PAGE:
Yesterday ASTM put on hold its proposal to tighten up playground surfacing standards, according to reports from committee members. ASTM’s original proposal has prompted widespread criticism: most recently from campaigning journalist Lenore ‘Free Range Kids’ Skenazy and leading American playground design commentator Paige ‘Playscapes’ Johnson. So yesterday’s decision – to suspend publication and refer the issue back to the relevant committee – is good news.
However, it is not clear what happens now. The next meeting of the surfacing committee is in May. But some members have told me that the chairman, George Sushinsky, is considering re-balloting members to push it through before then – perhaps before the end of March.
The American standards body ASTM International is planning a major change to playground safety standards.
[Update 5 March 2015: this change was put on hold on 4 March – but what happens next is unclear. See this post for more details.]
This post (including a joint open letter to ASTM from Robin Sutcliffe – chairman of the UK Play Safety Forum – and me) is a direct plea to put this proposal on hold pending a wider review.
The proposal – to tighten up the impact absorbency thresholds for playground surfacing – may sound purely technical. In fact, it is far more profound, as my regular collaborator Bernard Spiegal has argued. What is more, it could have far-reaching consequences, potentially leading to hundreds of millions of dollars of additional expenditure by schools, municipalities and others, the removal of equipment, and widespread playground closures. Its effects could be felt far beyond the USA, given the global push to normalize product safety standards.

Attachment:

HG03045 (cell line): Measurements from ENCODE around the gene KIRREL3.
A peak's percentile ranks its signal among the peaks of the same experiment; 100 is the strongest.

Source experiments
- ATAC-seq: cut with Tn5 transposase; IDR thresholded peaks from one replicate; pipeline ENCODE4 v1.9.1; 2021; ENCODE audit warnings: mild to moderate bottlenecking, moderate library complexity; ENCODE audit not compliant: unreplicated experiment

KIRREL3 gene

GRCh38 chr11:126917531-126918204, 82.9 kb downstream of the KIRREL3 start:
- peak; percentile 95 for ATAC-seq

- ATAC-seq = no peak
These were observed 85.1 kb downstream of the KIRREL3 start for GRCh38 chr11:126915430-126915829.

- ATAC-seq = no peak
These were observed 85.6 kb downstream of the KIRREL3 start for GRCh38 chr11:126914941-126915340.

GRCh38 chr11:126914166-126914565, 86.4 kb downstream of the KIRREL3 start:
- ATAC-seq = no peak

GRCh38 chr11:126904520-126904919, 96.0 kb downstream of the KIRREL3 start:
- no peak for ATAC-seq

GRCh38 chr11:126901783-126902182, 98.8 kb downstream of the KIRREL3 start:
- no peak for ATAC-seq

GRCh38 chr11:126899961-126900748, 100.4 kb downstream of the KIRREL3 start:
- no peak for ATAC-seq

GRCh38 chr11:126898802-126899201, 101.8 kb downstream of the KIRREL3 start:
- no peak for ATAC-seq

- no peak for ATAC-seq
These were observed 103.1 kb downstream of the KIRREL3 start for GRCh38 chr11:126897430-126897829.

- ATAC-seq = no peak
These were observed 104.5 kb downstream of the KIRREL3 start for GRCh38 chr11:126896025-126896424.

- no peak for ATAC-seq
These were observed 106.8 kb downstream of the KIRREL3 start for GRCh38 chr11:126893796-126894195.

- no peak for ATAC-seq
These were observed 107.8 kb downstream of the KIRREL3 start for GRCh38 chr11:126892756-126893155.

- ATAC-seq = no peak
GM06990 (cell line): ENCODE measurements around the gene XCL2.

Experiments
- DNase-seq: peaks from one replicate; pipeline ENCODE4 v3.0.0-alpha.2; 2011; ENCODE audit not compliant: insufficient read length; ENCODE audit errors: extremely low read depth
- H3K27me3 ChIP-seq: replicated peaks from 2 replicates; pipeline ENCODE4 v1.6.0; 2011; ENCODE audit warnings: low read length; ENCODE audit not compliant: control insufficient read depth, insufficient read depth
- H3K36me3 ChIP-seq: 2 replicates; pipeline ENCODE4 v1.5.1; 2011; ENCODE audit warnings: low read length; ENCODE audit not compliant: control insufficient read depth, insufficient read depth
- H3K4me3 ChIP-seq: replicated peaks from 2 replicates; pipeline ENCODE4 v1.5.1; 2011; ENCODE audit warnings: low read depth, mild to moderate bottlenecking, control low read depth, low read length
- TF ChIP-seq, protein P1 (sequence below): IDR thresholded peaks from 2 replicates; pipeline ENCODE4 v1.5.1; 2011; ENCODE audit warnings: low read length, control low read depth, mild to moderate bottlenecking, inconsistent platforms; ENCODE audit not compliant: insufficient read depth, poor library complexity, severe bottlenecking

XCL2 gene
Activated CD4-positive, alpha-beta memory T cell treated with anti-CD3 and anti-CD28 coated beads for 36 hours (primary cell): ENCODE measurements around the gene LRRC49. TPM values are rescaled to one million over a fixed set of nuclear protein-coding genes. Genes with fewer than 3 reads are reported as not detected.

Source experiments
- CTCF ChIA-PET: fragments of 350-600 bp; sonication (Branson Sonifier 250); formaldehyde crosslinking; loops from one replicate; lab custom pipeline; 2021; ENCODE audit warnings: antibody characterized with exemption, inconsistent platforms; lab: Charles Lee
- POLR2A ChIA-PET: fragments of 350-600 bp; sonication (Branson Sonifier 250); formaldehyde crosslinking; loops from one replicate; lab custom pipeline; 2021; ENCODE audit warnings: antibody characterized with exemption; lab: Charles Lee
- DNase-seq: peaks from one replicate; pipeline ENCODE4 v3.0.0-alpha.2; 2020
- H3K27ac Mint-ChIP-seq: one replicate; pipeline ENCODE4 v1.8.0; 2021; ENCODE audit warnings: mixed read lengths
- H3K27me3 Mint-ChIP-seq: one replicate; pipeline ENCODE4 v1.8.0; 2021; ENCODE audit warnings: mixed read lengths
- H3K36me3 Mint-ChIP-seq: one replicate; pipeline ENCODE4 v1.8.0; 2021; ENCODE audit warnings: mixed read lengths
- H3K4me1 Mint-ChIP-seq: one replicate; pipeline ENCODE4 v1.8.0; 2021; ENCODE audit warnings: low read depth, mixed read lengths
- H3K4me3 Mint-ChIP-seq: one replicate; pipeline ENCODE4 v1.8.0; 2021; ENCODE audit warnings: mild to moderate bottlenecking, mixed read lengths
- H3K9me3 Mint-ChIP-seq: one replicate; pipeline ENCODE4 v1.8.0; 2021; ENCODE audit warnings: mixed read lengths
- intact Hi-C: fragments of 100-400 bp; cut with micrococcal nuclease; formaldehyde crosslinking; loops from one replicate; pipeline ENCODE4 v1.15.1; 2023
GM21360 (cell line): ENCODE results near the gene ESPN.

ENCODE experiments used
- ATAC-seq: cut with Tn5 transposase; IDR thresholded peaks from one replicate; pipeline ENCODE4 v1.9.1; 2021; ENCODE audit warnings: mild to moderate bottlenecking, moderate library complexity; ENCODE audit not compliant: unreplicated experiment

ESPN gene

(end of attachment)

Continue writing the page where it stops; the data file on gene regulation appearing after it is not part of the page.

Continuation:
Despite its implications, the proposal has so far had almost no debate beyond ASTM. This post, and the open letter below, aim to persuade ASTM to think again, and to open up this important topic to anyone who wants to see a more thoughtful approach to playground safety.
I am pleased to announce that my 2007 book No Fear: Growing up in a risk averse society can now be downloaded direct from this website as a pdf, thanks to my publishers Calouste Gulbenkian Foundation.
I am also pleased to announce that the mighty Playscapes playground design blog will be offering No Fear as a free-to-download resource. The offer coincides with that blog’s publication of the first of a series of design-related pieces of mine which are to be reposted on the blog.
Today marks a new phase in the move to a more balanced, thoughtful approach to risk management risk in children’s play and learning, with the launch of a short, easy-to-use assessment tool.
The risk-benefit assessment (RBA) form for the first time gives councils, schools and others an authoritative, practical document to help them weigh up risks and benefits. It is published by Play Scotland in partnership with Play England, Play Wales and PlayBoard Northern Ireland, and was commissioned and developed by the Play Safety Forum.
In this weekend’s Guardian, columnist Tim Lott writes about how his seven-year-old daughter ended up in hospital with a nasty injury after a cycling accident that was entirely his fault. He had been giving her a lift on the back of his bike, and her foot got horribly caught up in the wheel.
If you want to be really sure of a change in social attitudes, wait until it is picked up by corporate advertising. With this maxim in mind, I was intrigued to see this new video from the global household products corporation Procter and Gamble.
Posted in Child development, Learning, Risk
Tagged adventure, advertising, child development, corporates, media, outdoor adventure, Procter and Gamble, Risk, skiing, video